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Takeaway: 200 tables on average could even be more than what the gov’t is willing to allocate – investors won't like that

300-500 tables per new Cotai casino looking increasingly unlikely

A reliable contact in Macau has indicated to us that the new Cotai projects may be allocated only 150 tables or less on average each.  The smaller than expected allocation would likely disappoint some investors.  Estimates of up to 550 tables for Wynn Palace and 400 for some of the other new Cotai properties have been offered.  WYNN management has been particularly bullish regarding their potential allocation.

In public commentary from both the Macau government and State officials from China including President Xi Jinping during his Macau visit, it has become clear that diversifying the economy away from gaming is a clear public policy goal.  We believe this is no longer just talk – active measures are being taken to achieve this goal.  A lower table allocation is certainly one measure.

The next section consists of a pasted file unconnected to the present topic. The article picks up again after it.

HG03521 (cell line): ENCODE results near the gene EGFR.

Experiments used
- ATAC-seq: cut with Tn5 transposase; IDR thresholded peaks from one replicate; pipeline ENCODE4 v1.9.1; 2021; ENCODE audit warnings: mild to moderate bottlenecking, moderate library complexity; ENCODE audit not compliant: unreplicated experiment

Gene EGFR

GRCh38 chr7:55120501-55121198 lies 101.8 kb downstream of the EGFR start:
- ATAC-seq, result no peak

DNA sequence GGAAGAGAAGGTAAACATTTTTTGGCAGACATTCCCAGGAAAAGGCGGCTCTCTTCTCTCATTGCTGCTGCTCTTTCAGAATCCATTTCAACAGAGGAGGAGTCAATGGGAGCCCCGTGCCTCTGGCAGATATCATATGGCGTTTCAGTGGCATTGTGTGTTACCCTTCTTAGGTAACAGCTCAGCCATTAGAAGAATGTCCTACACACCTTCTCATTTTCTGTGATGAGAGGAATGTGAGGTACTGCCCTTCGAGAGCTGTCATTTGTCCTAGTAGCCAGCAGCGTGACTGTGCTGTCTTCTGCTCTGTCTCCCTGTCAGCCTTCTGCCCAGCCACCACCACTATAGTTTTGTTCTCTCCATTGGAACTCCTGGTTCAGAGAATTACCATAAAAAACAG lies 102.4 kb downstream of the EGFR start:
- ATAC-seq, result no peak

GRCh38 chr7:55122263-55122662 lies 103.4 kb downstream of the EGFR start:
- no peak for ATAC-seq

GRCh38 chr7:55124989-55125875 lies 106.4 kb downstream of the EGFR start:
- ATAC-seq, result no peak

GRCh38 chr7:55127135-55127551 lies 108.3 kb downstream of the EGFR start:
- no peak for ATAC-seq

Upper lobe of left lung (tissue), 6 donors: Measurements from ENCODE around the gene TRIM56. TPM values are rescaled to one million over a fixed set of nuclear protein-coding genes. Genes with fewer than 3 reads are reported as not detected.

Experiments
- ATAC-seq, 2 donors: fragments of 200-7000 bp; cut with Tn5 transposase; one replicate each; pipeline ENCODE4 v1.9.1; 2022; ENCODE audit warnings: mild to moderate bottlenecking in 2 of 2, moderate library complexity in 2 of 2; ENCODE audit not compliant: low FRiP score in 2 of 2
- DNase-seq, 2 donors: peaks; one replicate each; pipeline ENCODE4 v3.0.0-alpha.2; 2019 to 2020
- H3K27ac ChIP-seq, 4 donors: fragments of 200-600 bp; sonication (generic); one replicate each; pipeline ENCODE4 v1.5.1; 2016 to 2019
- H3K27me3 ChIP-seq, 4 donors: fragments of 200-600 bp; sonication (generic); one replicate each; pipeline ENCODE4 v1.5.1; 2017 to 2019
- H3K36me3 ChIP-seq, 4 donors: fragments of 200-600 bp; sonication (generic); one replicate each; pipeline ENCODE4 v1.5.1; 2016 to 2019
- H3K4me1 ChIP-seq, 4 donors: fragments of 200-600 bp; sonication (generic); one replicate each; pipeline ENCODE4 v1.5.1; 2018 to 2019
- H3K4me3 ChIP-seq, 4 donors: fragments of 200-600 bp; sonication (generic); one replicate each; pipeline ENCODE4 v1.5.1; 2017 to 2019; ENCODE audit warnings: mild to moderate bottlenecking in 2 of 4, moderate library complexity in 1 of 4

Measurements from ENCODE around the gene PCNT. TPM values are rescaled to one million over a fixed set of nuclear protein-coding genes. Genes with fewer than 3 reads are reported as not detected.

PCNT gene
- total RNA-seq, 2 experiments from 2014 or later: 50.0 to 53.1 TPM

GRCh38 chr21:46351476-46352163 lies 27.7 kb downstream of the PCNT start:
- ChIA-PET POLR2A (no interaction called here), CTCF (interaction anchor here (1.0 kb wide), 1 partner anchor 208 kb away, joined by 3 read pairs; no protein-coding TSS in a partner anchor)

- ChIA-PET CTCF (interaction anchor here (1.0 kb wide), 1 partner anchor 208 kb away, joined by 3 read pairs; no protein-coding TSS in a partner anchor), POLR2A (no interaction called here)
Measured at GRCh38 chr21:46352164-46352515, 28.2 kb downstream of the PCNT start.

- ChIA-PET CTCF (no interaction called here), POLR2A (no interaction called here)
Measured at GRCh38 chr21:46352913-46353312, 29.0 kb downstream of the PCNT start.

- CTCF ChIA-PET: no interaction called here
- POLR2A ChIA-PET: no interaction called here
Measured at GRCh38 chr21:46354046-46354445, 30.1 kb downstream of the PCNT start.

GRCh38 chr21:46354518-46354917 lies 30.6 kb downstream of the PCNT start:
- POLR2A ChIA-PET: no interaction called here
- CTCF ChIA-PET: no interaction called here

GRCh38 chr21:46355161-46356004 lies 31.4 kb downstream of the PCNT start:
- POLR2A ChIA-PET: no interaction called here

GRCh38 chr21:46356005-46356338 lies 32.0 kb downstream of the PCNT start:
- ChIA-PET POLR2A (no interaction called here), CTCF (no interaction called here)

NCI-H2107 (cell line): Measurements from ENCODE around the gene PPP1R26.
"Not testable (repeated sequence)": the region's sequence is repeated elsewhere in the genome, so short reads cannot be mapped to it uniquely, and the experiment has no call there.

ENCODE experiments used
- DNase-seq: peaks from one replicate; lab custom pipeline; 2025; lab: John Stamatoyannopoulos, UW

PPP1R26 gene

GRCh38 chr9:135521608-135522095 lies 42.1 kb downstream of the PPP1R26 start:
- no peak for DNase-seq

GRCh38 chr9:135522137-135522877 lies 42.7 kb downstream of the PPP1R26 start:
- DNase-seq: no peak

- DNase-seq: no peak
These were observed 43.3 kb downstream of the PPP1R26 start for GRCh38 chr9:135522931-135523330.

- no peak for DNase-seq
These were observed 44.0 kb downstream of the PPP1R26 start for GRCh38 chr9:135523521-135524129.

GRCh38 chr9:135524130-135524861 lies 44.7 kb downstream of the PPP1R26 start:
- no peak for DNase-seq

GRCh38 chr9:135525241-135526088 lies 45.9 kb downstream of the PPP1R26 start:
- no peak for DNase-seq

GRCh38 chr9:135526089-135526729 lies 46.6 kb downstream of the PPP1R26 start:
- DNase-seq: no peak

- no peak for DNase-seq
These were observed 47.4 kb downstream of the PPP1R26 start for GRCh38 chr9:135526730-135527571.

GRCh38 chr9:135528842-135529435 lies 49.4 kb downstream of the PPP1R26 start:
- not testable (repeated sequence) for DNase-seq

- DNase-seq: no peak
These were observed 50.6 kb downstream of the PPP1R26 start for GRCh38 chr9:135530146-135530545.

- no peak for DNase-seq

With Galaxy Phase II opening in Q2 (mgmt expecting up to 500 tables), we should get a feel for numbers soon.  Galaxy may obtain one of the healthier allocations since they're a 1st mover and have built a solid relationship with the Chinese government. If they are allocated significantly below what is expected, it could be an ominous sign.

Investors would likely react negatively as projections tend to be made on a revenue per table basis.  Thus, fewer tables equates to fewer revenues.  We don’t agree with this modeling approach and would not necessarily view a 200 table allocation as negative based on current demand trends, at least over the short term.  After all, we expect cannibalization so table migration from existing properties should somewhat alleviate the problem of too few tables at new properties.  Moreover, dealer costs will be subdued.

However, if market demand improves, gaming revenue growth could be impeded by short supply.  Of course, this may be what the government wants and relatively small table allocations should be a signal that government is serious about curtailing gaming growth or at least slowing growth rates below that of non-gaming sources.